Browsing named entities in Historic leaves, volume 5, April, 1906 - January, 1907. You can also browse the collection for T. W. Higginson or search for T. W. Higginson in all documents.

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bellion tree, though they are not known by these names. The first stood south of Harvard Hall, and witnessed many gatherings of students in revolt against unpopular tutors. The name was afterward transferred to the Class Day tree. The rebellion tree, standing at the eastern front of Hollis Hall, was planted in 1792, and was the centre of patriotic meetings, and also meetings for the purpose of protesting against what they considered college injustice and tyranny. The father of Colonel T. W. Higginson set out many of the trees in the yard about 1818. To President Josiah Quincy, also, we owe much of the beauty of the college yard. Inseparably connected with Harvard College and Cambridge is the thought of Lowell and his beloved Elmwood. Among its noble trees are two sturdy elms brought from England before the Revolution. Lowell's fondness for these and, other trees near his home often crops out in his letters and poems. The group of willows on the bank of the Charles river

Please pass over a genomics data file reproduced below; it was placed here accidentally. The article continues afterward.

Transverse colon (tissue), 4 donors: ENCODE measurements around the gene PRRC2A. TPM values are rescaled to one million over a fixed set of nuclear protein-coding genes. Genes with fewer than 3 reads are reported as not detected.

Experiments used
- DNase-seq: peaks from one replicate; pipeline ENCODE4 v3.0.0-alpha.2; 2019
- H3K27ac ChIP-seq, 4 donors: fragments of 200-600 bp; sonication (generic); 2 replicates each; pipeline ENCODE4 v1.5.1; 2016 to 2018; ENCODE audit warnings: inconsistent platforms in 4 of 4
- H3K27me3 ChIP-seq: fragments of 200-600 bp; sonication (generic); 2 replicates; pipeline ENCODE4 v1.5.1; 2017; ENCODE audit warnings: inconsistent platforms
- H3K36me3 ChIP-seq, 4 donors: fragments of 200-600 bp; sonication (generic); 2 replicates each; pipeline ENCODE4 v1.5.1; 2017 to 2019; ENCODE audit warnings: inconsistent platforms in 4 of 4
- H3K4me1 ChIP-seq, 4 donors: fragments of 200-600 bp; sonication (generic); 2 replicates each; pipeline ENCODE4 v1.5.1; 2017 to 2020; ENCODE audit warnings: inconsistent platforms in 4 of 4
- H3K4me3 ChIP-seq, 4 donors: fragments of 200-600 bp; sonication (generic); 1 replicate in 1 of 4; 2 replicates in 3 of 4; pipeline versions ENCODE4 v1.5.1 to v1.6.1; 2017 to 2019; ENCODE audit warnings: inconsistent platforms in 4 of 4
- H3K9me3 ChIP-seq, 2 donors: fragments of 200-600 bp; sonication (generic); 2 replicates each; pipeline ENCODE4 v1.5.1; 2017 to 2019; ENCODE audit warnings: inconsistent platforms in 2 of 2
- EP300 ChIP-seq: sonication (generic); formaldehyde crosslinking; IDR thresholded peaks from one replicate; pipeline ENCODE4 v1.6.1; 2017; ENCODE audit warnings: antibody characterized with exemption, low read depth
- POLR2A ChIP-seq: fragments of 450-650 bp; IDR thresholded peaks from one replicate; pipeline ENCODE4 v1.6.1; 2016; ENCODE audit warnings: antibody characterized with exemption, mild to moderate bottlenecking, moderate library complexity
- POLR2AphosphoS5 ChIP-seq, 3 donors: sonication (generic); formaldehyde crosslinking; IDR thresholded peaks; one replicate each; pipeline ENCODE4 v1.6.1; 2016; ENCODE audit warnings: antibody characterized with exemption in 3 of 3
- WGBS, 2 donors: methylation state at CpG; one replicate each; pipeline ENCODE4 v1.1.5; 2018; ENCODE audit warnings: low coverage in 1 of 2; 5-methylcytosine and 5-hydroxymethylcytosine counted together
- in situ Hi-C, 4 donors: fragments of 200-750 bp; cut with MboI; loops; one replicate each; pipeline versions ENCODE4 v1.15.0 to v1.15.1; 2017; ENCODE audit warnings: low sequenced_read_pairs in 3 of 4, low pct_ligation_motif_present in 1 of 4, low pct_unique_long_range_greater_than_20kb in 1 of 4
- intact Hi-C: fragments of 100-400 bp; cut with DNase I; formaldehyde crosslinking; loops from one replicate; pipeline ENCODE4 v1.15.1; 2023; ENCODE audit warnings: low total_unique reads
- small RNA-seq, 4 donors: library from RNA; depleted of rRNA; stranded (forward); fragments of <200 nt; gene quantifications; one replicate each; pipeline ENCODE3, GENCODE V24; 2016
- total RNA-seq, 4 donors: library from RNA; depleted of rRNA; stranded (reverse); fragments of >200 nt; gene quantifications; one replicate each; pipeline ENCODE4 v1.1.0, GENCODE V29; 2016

Historic leaves, volume 5, April, 1906 - January, 1907, Elizur Wright's work for the Middlesex Fells. (search)
in that most important contribution, had the meeting in behalf of another been called while he was alive, he would have rejoiced. The magnificent and broadly beneficial Metropolitan idea, including as it did both his Fells and Blue Hills, would have made him supremely happy, and its carrying out, whatever the means, so long as they were honest, would have had his heartiest co-operation. Rosewell B. Lawrence, secretary of the Appalachian Club, publishes the following from the pen of T. W. Higginson in his pamphlet, The Middlesex Fells, of 1886, which was delivered before the club after Mr. Wright's death: We miss from among us the face of that devoted friend of all outdoor exploration, Elizur Wright. I have known him almost all my life; first as the fearless ally, and at times the equally fearless critic of William Lloyd Garrison; then as the translator of La Fontaine's Fables,—a task for which he seemed fitted by something French in his temperament, a certain mixture of fire and
ings, Joseph S., 48, 67. Hathern, L., 15. Hawes, Frank Mortimer, 16. 46, 53, 67, 92. Hawes, Mather E., 90. Hawes School, South Boston, 67. Hawkins, Christopher, 11. Hawkins, Guy C., 11, 26, 48, 49, 50, 52, 67, 69, 76. Hawkins, Guy C., Papers, 10-15, 40-45. Hawkins House, 55, Hay, Sarah G., 82. Hay, Esther M., 81, 82. Hayes Estate, 63. Hazelton, Amos, 10, 49, 72. Heald, Helen E., 53. Hemlock Wood. 1, 8. Henchman, Nathaniel H., 11, 17, 18. Henderson, C. E., 53. Higginson, Colonel T. W., 6, 37. Highland Avenue, 46, 53, 57, 85. High Street, Boston, 4. Hill, Ephraim, 74. Hill, Ives, 54. Hill, J. D., 12. Hilliard, A. S., 31, 33. Historical Society, Somerville. 88. Historical Society, Somerville, Officers of, 84. Hoit, A. G., 21. Holden, Bertha E., 53. Holden, Oliver, 73. Hollis Hall, 6. Holmes, O. W., 3, 53. Holmes' Field, 6. Holroyd, John, 20, 22. Holt, Chauncey, 90. Hooper, John C., 93. Hooper, Thomas, 22. Hovey, James, 77, 80, 83. Hovey,